When Ciel Hunter first walked into Vice’s Williamsburg office nine years ago, it was as an intern for the company’s record label, Vice Music. Back then, before online video was much more than a glimmer in co-founder Shane Smith’s eye, there was just a magazine, its companion website and the music label.
Since then Hunter has played a handful of roles, her career taking what she calls “a very Vice trajectory,” moving from music intern to production, then on to event production. She now serves as the creative director of The Creators Project, Vice’s longstanding content partnership with Intel. Meanwhile, the Brooklyn office has ballooned around her, from fewer than 50 employees to about 400. VIce has already committed $20 million to a new Brooklyn head office that will include post-production facilities with full broadcast capability, edit suites, screening rooms, and that will see the addition of 525 more people. A move is planned for next year. The growth in headcount parallels that of Vice’s online video network, which spawned the high-profile Vice HBO show (which recently completed its second season and was renewed for two more). And now, the company has announced a deal with A&E, which acquired a 10% stake that valued Vice Media at more than $2.5 billion (WPP and 21st Century Fox had previously invested in the company).
In other words, the last two years have seen Vice’s growth go into hyperdrive. Such rapid expansion is a strain on any company’s culture, and when your brand has been so inextricably tied to the young, cool and dangerous, flirting with Rupert Murdoch could put a serious cramp in your style. But after 20 years catering to the tastes of youth culture, Vice has arguably held on to its brand and identity, something it sees as its most valuable asset. In fact, in many ways, the edges have been sharpened–see projects like its recent, much-discussed five-part documentary providing an unprecedented look inside terrorist group ISIS. As chief creative officer Eddy Moretti has said, despite its sizable audience and ability to monetize, “the only thing we really have at the end of the day is our brand, if we screw that up we have nothing.”
Part of what’s kept Vice’s culture intact through its growth so far, and perhaps one of the factors that has contributed to that growth, is the company’s collaborative culture, and its osmotic sort of approach to grooming and keeping talent. Talking to employees across several of the company’s departments and divisions, as we recently did, a pattern emerges that through steps both strategic and organic, Vice has built and maintains an internal culture that revolves around an open flow of ideas and encourages the creative growth of its talent.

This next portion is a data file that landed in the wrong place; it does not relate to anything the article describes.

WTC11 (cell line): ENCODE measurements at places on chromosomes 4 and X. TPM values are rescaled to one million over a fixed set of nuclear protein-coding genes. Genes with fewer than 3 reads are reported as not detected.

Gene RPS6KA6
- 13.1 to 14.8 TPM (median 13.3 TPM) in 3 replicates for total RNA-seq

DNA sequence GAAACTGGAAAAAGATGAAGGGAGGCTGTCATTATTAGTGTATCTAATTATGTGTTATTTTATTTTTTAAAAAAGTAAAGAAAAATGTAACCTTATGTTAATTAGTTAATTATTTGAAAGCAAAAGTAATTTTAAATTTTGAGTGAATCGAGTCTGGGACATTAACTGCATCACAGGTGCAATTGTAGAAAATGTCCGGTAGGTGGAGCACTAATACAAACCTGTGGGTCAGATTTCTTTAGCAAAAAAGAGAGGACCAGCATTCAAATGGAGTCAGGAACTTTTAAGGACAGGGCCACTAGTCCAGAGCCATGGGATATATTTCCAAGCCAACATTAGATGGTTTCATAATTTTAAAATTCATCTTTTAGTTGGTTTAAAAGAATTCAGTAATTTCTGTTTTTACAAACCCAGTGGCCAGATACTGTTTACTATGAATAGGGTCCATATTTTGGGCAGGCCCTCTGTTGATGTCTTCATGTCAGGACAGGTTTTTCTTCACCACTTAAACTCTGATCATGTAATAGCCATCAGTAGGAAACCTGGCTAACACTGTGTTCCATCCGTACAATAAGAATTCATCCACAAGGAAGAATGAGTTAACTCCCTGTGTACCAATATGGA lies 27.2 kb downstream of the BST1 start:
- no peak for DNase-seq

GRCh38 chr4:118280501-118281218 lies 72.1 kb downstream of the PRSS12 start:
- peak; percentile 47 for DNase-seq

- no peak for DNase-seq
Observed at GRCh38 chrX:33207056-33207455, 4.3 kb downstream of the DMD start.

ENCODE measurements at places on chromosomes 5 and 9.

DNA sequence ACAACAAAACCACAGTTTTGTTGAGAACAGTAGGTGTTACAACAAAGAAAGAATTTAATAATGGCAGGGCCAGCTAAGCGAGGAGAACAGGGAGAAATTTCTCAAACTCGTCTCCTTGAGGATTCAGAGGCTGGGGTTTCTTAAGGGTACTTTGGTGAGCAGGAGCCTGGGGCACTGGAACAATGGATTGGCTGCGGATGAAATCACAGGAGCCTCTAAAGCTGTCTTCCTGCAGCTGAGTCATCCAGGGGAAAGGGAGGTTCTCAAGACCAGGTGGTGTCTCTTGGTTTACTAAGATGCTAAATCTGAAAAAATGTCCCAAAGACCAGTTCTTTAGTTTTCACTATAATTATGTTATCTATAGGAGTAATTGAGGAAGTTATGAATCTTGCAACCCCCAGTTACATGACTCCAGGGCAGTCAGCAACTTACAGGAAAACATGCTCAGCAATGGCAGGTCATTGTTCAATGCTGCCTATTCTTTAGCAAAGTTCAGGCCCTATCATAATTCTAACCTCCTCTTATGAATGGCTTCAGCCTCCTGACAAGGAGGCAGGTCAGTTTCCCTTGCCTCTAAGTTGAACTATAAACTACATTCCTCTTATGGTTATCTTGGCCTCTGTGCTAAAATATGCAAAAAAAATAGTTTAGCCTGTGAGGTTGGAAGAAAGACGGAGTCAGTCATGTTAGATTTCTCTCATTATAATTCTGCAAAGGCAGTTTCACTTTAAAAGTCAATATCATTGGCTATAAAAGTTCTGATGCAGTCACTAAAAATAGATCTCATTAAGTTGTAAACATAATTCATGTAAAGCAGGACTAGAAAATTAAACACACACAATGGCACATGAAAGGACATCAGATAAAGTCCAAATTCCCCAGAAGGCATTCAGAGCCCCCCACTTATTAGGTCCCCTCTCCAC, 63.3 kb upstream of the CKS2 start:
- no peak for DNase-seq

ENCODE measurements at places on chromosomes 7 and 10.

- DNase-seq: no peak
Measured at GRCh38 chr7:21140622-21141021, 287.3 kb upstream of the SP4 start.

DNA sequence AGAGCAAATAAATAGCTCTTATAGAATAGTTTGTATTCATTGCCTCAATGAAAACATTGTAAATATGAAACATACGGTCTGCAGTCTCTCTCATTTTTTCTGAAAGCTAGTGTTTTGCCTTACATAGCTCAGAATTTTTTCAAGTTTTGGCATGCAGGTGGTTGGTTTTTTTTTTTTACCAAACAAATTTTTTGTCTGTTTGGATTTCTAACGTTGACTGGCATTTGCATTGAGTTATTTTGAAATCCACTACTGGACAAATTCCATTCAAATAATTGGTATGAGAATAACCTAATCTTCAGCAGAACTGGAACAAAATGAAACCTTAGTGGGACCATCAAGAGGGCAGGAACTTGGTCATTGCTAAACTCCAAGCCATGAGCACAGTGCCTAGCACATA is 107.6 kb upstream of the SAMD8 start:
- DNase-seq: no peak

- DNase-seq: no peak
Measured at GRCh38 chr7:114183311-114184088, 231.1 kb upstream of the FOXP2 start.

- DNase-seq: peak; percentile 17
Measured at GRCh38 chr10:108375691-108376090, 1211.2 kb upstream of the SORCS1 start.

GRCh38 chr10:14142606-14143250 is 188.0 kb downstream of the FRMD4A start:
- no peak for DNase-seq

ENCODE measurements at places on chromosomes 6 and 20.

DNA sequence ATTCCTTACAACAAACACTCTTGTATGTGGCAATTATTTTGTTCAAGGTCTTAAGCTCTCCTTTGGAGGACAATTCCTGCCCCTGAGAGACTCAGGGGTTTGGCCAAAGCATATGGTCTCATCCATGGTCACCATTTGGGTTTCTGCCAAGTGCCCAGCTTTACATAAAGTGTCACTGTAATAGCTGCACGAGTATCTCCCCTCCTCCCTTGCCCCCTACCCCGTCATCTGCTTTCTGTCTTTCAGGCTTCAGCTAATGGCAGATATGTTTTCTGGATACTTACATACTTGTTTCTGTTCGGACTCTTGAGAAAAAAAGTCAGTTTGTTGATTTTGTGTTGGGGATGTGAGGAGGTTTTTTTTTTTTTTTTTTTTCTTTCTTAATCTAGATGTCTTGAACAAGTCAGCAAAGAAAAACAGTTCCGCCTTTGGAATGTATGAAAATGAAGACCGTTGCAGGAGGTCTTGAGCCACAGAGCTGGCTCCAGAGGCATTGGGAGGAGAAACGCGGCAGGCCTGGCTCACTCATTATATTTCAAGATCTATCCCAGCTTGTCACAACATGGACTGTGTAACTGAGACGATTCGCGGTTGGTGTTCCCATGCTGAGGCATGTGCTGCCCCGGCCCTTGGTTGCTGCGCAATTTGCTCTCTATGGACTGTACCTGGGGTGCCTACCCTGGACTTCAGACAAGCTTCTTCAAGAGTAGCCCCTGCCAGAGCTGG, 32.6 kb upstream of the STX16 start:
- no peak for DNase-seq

If you had any expectations concerning what the inside of Vice’s head office looks like, the reality probably wouldn’t confound them. Young, stylish media worker bees moving amid communal desks and modern glassed-in meeting rooms, surrounded by post-industrial brick, wood and steel beams. Oh, and there’s that room with the stuffed bear. The company first moved into a section of this converted foundry in 2003 and has since taken over 35,000 square feet, some parts so recently that Japanese tourists still show up looking for vintage clothes at Beacon’s Closet. That space is now full of more desks housing editors, production staff, advertising sales, you name it. Near one of the kitchens there’s a leather couched communal space next to a hundred-year-old (fully stocked) bar the company brought up from Philly.
One might also expect what Hunter called the Vice career trajectory to include being kicked out the back door once you hit 30. But a surprising number of senior employees have been with the company for more than five years and, more importantly, have come up through the ranks across disciplines. Grooming leaders from within the company–people who have done everything from shoot video to answer phones–helps fortify a company culture against the disruptive influence of rapid growth. It gives the place a conscience. Like Hunter, former interns include executive design director Matthew Schoen and HBO show correspondent Thomas Morton.
“In many positive ways, it still feels like the same place it was when I joined,” says Hunter. “The energy and DIY mentality–there’s still no one in this company who won’t get their hands dirty, from Shane on down, to contribute and execute an idea. It’s very much a company of doers and always has been. We have titles and tasks, but that doesn’t mean you won’t work the door at an event at some point. Everyone here knows what we do and how we do it. What’s been most exciting is that we’ve gotten bigger in all the right ways. Our production facilities, for example–when we started it was just an iMac and one guy. Now that guy [Vice Media’s director of photography Jake Burghart] is nominated for an Emmy.”
Expanding from just a magazine, to a magazine and an online video site with 12 shows, to a multi-channel, multi-platform content network with more than 80 different shows and formats has in some ways fundamentally changed Vice’s creative process and approach. Video projects are now planned well in advance and there are more meetings between an increasing number of content stakeholders, from the magazine to Vice News to internal ad agency Virtue. The weekly production meeting is where editors and executive producers of each channel and platform talk about what’s coming up and how they might cross-pollinate and promote across their respective verticals.